Janet S. Sinsheimer has been named a fellow of the American Statistical Association (ASA), the nation's preeminent professional statistical society, announced ASA President Marie Davidian, a Professor of Statistics at North Carolina State University. Sinsheimer is a Professor of Human Genetics in the David Geffen School of Medicine at UCLA. To be recognized as a 2013 ASA Fellow, each honoree must make outstanding professional contributions to and have exhibited leadership in the field of statistical science. Sinsheimer was honored for pioneering statistical contributions to phylogenetics and the development of the maternal-fetal genotype incompatibility test in genetic epidemiology; for outstanding and sustained mentorship of graduate students; and for exceptional commitment to diversity in the statistical sciences. Sinsheimer was awarded a certificate at a ceremony August 6 at the annual Joint Statistical Meetings in Montréal, Québec, Canada. "I congratulate Janet on being honored as a new ASA Fellow," said Davidian. "Her accomplishments have contributed greatly to the advancement of statistical science and have rightfully earned her the respect and admiration of her ASA peers." The designation of ASA Fellow has been a significant honor for nearly 100 years. Under ASA bylaws, the Committee on Fellows can elect up to one-third of one percent of the total membership as fellows each year. Individuals are nominated by their peers in the association membership. To be honored, nominees must have an established reputation and have made outstanding contributions in statistical science. The Committee on Fellows evaluates each candidate's contributions to the advancement of statistical science and places due weight to published works, the position held with their employer, ASA activities, membership and accomplishments in other societies and other professional activities.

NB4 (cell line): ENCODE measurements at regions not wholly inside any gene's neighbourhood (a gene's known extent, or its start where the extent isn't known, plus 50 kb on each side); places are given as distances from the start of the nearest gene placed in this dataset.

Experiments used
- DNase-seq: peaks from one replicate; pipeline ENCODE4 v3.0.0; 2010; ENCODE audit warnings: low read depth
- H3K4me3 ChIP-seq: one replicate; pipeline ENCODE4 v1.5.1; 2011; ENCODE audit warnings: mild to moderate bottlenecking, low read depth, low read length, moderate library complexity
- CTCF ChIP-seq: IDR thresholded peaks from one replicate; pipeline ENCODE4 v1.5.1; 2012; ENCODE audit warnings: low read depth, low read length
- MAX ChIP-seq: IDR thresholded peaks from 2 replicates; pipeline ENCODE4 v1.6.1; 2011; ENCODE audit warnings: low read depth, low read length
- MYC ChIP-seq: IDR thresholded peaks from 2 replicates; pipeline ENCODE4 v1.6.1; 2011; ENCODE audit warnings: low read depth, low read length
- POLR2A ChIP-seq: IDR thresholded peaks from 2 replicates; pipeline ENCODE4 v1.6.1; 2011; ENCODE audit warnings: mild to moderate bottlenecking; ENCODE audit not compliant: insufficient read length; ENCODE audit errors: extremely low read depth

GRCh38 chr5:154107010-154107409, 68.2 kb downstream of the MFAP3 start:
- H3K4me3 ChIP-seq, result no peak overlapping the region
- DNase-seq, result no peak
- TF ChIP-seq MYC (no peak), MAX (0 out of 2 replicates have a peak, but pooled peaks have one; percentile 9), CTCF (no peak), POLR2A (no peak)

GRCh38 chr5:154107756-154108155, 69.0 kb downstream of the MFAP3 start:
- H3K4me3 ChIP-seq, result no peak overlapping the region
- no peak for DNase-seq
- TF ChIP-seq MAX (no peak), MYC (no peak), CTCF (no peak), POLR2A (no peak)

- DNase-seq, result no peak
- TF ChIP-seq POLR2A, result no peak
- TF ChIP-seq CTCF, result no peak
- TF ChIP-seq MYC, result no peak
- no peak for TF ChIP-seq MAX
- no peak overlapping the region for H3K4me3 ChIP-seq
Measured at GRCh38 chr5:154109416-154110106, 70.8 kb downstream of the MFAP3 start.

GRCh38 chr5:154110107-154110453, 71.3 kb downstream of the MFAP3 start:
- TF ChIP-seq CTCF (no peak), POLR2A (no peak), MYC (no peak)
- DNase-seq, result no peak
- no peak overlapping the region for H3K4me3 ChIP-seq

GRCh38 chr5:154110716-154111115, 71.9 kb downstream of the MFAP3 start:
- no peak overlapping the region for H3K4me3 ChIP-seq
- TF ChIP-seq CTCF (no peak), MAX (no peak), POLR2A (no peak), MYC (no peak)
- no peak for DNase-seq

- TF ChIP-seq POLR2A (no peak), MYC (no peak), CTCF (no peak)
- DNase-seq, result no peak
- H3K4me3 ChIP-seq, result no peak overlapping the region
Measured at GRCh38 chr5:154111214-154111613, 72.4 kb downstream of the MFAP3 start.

The Department of Human Genetics is proud to announce that Professor Marc Suchard was the recipient of the 2013 COPSS Award. The COPSS Presidents' Award is given annually by the Committee of Presidents of Statistical Societies to a person under the age of 40, in recognition of outstanding contributions to the profession of statistics. It is awarded by the five sponsoring statistical societies: American Statistical Association (ASA), The Statistical Society of Canada (SSC), The Institute of Mathematical Statistics (IMS), The Eastern North American Region of the International Biometric Society (ENAR), The Western North American Region of the International Biometric Society (WNAR). This award is widely regarded as the "Nobel Prize in Statistics," as it is a worldwide competition encompassing the entire field and only a single award is given each year.
UCLA scientists, in collaboration with teams in China, have used the powerful technology of single-cell RNA sequencing to track the genetic development of a human and a mouse embryo at an unprecedented level of accuracy. The success of this technique could lead to genetic diagnoses of diseases with higher resolution and in embryos earlier than ever achieved before, even when the embryo consists of only eight cells. The study, published online ahead of press in the journal Nature, was led by Guoping Fan, Professor of Human Genetics and Molecular Biology and member of the Jonsson Comprehensive Cancer Center and the Eli & Edythe Broad Center of Regenerative Medicine and Stem Cell Research. Using the genome data analysis methods developed by co-author Steve Horvath at UCLA, they have uncovered crucial gene networks and can now predict possible future genetic disorders at the 8-cell stage. This research was supported by the Chinese Ministry of Science and Technology, The International Science and Technology Cooperation Program of China, and the National Natural Science Foundation of China. The full study is available here: http://www.nature.com/nature/journal/vaop/ncurrent/full/nature12364.html